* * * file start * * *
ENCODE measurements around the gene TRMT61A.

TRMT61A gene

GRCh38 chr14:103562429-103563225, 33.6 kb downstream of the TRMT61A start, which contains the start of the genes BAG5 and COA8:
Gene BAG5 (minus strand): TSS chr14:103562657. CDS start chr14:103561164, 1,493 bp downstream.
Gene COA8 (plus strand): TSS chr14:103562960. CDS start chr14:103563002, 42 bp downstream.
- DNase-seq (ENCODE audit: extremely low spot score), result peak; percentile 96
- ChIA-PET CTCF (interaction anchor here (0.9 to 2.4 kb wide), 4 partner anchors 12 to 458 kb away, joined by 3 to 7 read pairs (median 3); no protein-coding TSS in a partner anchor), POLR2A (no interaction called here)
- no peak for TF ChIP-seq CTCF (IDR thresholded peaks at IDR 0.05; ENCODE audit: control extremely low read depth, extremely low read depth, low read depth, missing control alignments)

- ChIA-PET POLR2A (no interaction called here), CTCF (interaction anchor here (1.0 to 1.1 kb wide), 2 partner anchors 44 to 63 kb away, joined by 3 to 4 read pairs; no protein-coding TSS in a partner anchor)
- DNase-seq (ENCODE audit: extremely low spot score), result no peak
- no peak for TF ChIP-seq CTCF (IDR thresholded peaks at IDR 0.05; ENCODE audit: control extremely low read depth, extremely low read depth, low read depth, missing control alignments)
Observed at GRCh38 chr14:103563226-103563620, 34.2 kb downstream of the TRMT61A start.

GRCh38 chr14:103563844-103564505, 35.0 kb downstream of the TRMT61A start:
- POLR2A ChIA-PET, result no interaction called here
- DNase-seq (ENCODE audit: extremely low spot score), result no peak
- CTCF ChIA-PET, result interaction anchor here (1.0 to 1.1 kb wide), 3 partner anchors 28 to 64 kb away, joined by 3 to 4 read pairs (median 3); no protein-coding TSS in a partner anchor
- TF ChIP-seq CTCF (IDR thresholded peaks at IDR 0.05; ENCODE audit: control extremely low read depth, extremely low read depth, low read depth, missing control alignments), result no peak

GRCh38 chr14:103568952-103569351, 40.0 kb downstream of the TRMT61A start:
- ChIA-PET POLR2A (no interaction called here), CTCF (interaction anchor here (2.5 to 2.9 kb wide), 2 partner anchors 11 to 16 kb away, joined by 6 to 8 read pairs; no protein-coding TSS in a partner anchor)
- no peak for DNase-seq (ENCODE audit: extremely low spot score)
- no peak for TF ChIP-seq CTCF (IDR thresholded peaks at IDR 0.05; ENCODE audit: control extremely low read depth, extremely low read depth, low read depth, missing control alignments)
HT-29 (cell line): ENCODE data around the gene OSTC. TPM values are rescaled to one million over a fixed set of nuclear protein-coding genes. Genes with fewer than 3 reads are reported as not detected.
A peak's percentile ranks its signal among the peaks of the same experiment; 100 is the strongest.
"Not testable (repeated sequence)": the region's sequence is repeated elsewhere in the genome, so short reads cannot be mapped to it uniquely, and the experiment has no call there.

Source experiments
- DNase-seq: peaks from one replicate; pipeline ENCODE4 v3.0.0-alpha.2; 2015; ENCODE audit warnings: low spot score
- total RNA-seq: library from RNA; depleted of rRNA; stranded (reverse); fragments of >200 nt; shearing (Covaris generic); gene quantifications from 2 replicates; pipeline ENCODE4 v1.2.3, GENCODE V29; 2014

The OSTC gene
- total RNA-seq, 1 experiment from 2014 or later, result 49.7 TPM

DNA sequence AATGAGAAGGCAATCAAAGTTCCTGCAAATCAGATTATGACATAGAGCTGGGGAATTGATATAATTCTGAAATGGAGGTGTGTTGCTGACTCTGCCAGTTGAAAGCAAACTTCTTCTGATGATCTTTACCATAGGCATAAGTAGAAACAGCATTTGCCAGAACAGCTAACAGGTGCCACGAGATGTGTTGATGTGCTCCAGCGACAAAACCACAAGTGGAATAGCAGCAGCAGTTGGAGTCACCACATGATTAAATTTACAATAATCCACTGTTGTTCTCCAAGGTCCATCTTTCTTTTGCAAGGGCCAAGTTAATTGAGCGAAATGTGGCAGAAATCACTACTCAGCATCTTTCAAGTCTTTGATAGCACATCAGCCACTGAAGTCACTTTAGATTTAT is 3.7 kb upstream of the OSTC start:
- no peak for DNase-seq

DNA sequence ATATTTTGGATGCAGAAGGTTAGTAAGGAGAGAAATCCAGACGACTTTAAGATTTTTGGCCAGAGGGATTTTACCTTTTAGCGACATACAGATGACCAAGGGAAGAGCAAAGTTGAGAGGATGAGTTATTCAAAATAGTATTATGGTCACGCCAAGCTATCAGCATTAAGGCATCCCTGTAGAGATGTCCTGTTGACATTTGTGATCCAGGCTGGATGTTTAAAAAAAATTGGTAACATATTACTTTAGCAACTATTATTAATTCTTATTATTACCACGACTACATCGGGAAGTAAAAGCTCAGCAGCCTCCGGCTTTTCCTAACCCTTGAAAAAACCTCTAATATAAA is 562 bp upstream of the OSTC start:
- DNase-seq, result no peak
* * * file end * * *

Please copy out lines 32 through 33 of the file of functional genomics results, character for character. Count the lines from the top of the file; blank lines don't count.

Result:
DNA sequence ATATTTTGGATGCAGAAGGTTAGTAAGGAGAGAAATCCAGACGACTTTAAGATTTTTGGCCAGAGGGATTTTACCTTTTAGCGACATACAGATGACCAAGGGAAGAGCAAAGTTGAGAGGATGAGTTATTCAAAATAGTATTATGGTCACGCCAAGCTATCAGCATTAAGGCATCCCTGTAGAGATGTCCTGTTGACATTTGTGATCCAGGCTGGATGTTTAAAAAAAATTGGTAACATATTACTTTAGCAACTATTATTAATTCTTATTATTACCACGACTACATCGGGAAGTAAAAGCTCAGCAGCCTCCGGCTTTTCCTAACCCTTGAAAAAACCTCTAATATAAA is 562 bp upstream of the OSTC start:
- DNase-seq, result no peak